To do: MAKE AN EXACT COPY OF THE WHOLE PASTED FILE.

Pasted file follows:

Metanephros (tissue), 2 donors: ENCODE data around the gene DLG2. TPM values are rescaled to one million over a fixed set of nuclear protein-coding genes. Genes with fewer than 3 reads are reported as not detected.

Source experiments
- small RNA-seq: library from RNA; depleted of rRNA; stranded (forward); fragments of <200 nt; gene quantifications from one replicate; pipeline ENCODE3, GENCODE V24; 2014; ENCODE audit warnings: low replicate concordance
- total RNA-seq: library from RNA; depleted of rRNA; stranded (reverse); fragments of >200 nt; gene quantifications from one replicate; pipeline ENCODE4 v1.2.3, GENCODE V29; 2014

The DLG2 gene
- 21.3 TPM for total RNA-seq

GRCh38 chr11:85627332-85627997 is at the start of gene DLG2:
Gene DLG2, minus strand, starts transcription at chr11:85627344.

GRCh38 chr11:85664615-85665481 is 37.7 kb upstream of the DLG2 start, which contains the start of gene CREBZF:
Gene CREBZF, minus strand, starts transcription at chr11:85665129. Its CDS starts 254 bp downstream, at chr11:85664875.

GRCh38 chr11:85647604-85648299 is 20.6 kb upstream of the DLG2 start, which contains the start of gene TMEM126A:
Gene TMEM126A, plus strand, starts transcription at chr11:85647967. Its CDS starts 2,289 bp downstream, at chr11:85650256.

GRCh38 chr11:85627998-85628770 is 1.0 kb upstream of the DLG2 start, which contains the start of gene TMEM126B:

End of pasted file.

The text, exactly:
Metanephros (tissue), 2 donors: ENCODE data around the gene DLG2. TPM values are rescaled to one million over a fixed set of nuclear protein-coding genes. Genes with fewer than 3 reads are reported as not detected.

Source experiments
- small RNA-seq: library from RNA; depleted of rRNA; stranded (forward); fragments of <200 nt; gene quantifications from one replicate; pipeline ENCODE3, GENCODE V24; 2014; ENCODE audit warnings: low replicate concordance
- total RNA-seq: library from RNA; depleted of rRNA; stranded (reverse); fragments of >200 nt; gene quantifications from one replicate; pipeline ENCODE4 v1.2.3, GENCODE V29; 2014

The DLG2 gene
- 21.3 TPM for total RNA-seq

GRCh38 chr11:85627332-85627997 is at the start of gene DLG2:
Gene DLG2, minus strand, starts transcription at chr11:85627344.

GRCh38 chr11:85664615-85665481 is 37.7 kb upstream of the DLG2 start, which contains the start of gene CREBZF:
Gene CREBZF, minus strand, starts transcription at chr11:85665129. Its CDS starts 254 bp downstream, at chr11:85664875.

GRCh38 chr11:85647604-85648299 is 20.6 kb upstream of the DLG2 start, which contains the start of gene TMEM126A:
Gene TMEM126A, plus strand, starts transcription at chr11:85647967. Its CDS starts 2,289 bp downstream, at chr11:85650256.

GRCh38 chr11:85627998-85628770 is 1.0 kb upstream of the DLG2 start, which contains the start of gene TMEM126B: